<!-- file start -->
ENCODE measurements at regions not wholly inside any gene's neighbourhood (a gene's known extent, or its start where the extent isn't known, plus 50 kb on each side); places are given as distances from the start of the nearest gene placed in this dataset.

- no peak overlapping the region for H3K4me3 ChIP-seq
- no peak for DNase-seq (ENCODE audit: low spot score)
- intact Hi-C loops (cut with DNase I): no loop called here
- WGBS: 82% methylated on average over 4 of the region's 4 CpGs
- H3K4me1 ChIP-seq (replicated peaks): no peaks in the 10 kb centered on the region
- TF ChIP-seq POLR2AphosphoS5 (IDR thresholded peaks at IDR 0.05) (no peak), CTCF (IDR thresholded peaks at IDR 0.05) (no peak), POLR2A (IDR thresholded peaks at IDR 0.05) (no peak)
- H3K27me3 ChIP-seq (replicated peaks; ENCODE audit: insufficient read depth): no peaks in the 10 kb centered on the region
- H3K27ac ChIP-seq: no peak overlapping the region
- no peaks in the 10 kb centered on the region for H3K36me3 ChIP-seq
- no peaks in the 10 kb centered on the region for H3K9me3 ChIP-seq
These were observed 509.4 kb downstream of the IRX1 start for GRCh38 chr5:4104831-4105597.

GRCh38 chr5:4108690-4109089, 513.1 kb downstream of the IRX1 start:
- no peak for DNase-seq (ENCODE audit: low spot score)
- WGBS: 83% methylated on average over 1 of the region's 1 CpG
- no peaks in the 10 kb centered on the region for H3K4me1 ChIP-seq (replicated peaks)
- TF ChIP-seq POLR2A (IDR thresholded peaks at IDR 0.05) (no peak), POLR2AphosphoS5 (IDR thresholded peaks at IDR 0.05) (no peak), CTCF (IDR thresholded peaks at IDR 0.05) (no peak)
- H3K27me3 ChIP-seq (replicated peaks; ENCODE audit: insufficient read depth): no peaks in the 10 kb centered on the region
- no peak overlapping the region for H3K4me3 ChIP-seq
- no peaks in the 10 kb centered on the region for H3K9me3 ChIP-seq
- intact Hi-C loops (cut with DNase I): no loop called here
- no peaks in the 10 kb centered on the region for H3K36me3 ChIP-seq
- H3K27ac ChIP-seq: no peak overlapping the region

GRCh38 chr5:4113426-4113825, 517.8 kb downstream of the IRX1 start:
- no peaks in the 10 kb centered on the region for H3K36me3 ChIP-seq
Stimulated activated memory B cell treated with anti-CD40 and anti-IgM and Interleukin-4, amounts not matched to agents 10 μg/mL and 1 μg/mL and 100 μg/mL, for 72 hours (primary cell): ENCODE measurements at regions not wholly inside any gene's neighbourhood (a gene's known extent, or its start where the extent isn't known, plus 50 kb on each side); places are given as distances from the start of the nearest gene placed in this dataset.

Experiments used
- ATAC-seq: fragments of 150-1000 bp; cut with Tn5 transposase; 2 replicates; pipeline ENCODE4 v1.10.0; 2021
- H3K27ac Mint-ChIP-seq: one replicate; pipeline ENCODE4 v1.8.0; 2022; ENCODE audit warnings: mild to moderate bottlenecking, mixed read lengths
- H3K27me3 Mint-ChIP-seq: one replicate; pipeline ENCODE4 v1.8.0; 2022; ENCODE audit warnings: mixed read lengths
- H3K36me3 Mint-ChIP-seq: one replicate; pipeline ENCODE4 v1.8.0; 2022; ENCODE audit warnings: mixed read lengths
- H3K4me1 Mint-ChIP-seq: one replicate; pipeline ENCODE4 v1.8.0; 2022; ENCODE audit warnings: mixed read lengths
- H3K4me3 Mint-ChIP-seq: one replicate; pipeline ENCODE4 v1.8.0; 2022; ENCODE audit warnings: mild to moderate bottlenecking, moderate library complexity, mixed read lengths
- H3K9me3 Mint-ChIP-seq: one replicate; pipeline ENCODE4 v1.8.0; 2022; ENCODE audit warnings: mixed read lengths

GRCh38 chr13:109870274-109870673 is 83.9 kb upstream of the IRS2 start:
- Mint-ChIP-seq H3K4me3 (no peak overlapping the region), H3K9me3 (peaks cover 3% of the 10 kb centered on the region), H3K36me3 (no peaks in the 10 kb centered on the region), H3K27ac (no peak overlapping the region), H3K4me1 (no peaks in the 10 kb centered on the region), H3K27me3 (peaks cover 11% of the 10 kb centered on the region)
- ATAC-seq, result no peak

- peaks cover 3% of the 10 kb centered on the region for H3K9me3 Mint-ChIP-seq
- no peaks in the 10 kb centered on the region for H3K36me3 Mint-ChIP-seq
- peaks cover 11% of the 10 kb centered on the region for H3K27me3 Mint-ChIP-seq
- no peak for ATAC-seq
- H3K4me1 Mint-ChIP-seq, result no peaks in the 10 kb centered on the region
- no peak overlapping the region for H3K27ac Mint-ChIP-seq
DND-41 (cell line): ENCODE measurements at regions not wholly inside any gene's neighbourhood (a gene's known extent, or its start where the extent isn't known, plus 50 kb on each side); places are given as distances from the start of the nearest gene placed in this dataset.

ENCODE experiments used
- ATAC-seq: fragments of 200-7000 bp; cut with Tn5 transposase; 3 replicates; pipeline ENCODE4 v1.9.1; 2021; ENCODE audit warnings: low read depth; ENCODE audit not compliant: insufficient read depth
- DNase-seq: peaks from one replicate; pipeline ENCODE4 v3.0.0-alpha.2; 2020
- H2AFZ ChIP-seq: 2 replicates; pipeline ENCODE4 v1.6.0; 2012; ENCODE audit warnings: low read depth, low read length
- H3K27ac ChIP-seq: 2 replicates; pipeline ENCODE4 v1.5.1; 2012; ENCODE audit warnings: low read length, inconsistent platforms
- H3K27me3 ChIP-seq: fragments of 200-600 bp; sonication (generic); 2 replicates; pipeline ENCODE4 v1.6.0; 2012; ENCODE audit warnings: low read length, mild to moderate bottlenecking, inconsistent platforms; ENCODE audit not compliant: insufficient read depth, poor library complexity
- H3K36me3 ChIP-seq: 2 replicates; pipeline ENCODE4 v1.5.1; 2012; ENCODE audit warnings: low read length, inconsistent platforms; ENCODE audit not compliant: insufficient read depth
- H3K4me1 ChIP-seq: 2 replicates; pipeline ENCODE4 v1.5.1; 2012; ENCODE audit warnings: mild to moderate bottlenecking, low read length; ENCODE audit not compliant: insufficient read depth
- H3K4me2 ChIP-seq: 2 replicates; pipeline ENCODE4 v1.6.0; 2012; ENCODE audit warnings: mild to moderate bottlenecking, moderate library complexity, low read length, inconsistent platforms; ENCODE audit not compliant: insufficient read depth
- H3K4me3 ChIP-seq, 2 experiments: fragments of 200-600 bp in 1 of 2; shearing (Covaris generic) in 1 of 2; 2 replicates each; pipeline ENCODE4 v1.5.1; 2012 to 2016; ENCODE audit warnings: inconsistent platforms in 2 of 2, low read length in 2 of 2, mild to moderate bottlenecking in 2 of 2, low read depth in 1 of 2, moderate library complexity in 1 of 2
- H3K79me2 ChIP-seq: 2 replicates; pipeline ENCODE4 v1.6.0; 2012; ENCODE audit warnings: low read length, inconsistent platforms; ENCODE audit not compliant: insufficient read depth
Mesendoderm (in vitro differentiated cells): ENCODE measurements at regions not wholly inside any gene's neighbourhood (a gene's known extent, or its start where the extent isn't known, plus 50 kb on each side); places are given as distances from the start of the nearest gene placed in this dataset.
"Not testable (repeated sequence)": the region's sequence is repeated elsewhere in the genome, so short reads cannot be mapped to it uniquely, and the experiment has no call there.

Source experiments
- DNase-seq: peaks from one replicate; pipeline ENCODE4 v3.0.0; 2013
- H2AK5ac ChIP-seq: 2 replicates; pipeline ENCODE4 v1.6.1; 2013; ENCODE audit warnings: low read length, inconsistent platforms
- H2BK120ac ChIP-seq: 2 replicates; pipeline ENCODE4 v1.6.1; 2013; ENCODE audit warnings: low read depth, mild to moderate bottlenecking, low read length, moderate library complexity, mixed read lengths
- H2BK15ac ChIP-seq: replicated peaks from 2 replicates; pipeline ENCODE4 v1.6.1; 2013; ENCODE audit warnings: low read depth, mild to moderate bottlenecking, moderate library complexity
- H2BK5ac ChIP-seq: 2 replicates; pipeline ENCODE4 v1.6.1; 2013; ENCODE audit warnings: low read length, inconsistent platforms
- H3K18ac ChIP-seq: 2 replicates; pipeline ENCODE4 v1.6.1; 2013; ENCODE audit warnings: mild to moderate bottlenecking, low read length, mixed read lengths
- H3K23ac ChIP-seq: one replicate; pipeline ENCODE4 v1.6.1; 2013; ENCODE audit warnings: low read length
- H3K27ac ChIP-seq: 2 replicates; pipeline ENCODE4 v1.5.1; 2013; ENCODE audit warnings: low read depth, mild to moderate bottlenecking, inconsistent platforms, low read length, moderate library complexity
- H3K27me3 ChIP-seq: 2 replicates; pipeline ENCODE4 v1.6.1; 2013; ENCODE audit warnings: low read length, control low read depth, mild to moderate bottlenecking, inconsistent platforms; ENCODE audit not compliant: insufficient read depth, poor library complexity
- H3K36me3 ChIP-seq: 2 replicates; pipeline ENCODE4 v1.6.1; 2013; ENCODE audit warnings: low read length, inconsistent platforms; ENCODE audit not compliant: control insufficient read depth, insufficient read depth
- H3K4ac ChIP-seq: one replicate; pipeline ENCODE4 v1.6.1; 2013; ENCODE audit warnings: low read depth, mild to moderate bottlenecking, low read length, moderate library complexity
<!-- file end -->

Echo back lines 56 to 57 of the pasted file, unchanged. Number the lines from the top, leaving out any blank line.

Mesendoderm (in vitro differentiated cells): ENCODE measurements at regions not wholly inside any gene's neighbourhood (a gene's known extent, or its start where the extent isn't known, plus 50 kb on each side); places are given as distances from the start of the nearest gene placed in this dataset.
"Not testable (repeated sequence)": the region's sequence is repeated elsewhere in the genome, so short reads cannot be mapped to it uniquely, and the experiment has no call there.